P2 falls into a horror subgenre very dear to AiP’s heart: the “trapped in a high-rise with a killer” category arguably spawned by the excellent 70s TV shocker I’m the Girl He Wants to Kill. More recent examples have been the made-for-TV Trapped and The Face of Fear (the latter based on a Dean Koontz novel) and yet another TV movie, Lower Level, which I own on video but have yet to watch – and which sounds remarkably like P2. Why has this genre been explored so exclusively by TV movies? Perhaps because “trapped in a high-rise with a killer” movies can be filmed overnight in the TV offices without anyone having to build any sets... But I digress.
P2 manages to go that one step further by not just having its heroine trapped in a high-rise with a killer, but trapped in a high-rise with a killer at Christmas. Talk about bad luck. And what should have been a jolly holly happy holiday for office worker Angela (Rachel Nichols) turns into a bloody, brutal battle for survival.
Angela’s working late on Christmas Eve, doing what all office people are always doing in movies – trying to land an account. I’m sure P2’s script explained what kind of account this was and what kind of company she works for, but I’m afraid I didn’t understand all the corporate techno-speak (hey, what can I say? I work in a library) and missed the details. But, no matter, the whole thing’s keeping her terribly busy and it doesn’t look like she’ll be arriving at her sister’s house in Jersey in time for the family meal tonight.
Eventually, after finishing her proposal and making Christmassy small-talk with some random people who may or may not turn up dead later on, Angela makes it to her car, parked in the building’s underground car park on level P2. And that’s when things go from “running late” to “running scared”, because not only will the car not start, but she finds she’s actually locked inside the parking garage – and the only other person around is a slightly creepy security guard, Thomas (Wes Bentley).
At first, Thomas seems friendly enough, even trying to get her car started by charging the battery – but something doesn’t seem right. He knows more about Angela than he should, his jokes about her staying for a candlelit meal in the cramped security office feel a little forced, and there’s a strange whiff of chloroform in the air. And when Angela wakes up a little while later chained to a table, she starts to realise she’s in big trouble indeed...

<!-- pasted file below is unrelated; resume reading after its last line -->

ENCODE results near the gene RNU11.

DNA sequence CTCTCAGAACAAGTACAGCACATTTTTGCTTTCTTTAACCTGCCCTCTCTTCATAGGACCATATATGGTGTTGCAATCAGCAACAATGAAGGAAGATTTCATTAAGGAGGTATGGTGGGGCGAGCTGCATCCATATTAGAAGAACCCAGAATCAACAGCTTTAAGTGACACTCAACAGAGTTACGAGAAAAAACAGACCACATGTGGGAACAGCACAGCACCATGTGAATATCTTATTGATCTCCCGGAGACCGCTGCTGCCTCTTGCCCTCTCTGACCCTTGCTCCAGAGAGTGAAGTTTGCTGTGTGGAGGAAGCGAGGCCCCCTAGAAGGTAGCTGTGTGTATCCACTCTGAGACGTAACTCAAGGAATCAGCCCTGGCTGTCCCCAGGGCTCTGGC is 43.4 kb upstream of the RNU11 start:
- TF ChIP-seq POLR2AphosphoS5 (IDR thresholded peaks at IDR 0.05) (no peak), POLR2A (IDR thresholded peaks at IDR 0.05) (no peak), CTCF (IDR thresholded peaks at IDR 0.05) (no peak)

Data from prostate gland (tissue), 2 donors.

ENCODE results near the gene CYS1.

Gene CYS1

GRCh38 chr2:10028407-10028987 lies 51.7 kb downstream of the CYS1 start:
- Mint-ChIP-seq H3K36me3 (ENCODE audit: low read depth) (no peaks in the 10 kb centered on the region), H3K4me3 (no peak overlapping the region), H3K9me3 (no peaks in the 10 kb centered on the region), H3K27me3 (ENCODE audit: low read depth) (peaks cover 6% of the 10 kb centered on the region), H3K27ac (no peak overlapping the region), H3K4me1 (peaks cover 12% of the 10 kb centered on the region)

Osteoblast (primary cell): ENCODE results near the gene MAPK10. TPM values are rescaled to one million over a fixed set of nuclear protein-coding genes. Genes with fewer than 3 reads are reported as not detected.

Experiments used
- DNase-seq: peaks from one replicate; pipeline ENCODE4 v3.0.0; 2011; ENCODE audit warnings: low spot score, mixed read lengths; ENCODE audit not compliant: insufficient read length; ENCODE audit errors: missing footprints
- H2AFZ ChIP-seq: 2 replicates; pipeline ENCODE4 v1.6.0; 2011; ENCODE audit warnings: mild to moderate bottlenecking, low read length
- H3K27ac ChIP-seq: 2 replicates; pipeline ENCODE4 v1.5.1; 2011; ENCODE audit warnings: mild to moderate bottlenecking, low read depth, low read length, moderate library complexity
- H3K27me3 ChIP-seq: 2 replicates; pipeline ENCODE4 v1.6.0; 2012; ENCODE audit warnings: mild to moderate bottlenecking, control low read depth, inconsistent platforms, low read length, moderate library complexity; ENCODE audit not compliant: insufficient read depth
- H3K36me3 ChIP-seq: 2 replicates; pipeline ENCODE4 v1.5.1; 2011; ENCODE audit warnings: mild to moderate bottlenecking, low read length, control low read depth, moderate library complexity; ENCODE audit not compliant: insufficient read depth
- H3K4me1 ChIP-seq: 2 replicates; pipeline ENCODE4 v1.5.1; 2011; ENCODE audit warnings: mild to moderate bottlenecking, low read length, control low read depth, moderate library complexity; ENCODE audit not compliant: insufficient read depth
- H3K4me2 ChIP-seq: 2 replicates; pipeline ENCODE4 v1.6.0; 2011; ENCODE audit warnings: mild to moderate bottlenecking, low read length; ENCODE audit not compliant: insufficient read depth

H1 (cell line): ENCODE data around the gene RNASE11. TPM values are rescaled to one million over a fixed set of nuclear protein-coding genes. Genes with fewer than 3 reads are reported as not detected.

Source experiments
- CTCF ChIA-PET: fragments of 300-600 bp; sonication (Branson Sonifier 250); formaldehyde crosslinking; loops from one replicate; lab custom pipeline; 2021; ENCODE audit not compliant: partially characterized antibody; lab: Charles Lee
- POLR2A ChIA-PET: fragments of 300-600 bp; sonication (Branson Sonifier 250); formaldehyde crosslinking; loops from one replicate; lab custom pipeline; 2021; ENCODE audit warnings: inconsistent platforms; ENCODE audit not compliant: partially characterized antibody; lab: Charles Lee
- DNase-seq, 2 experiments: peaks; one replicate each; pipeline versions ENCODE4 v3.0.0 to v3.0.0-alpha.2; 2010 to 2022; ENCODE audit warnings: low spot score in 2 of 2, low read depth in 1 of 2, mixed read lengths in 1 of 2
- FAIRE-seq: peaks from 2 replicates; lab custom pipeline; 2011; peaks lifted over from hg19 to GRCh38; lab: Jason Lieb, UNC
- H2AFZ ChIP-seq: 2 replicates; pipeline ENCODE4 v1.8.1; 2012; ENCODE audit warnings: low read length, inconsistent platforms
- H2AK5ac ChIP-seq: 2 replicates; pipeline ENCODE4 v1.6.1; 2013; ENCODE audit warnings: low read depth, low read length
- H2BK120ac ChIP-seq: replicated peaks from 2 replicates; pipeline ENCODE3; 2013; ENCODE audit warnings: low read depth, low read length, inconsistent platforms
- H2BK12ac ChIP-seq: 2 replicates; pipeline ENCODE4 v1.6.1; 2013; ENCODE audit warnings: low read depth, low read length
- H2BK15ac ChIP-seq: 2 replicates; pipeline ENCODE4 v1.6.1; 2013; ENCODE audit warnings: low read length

One thing separates P2 from the twenty-two tele-movies before it, and that’s sheer gruesome gratuitousness. It comes as no surprise that the film’s from the makers of Haute Tension and The Hills Have Eyes, as stomachs tear open, eyes are gouged, and guard dogs chew human flesh with gory abandon. Not that there’s anything wrong with that. Its nastiness gives P2 its edge as far as I’m concerned, and I’m not sure I would’ve enjoyed it as much had it relied simply on the mind-games between Tom and Angela that make up rather too much of the first half as things are.
Angela isn’t bad as women-in-peril go, managing to do what you’d do for the most part if you found yourself at close quarters with a psychopath (while leaving out some of the disreputable things I’d do if said psychopath were Wes Bentley). Of course, her efforts are hampered by all manner of movie clichés, each one dredged up with relish but given a slight counter-spin either to offset the cheesiness or just cheese you off if you’re looking for plot holes, i.e...
Angela’s car won’t start! (But we suspect it’s been tampered with...)
Her phone has no signal! (But at least the battery doesn’t run out...)
She’s wearing a skimpy dress! (But the psycho dressed her like that...)
Yes, P2 is quite contrived, but then the villain has contrived to trap Angela, so it’s only a spoilsport who’d complain about the film’s believability.
Senator Roger Ebert gave P2 a solid three out of four stars, but then he always was an old gorehound at heart, despite how he’s complained about “dead teenager movies” in the past. I’m not sure he’d have found such novelty in the film if he’d seen as many “trapped in a high-rise with a killer” TV movies as AiP, but he does share a story in his review about how he once got locked in Hyde Park overnight... Hollywood, stop your endless remakes, I want to see a movie of THAT!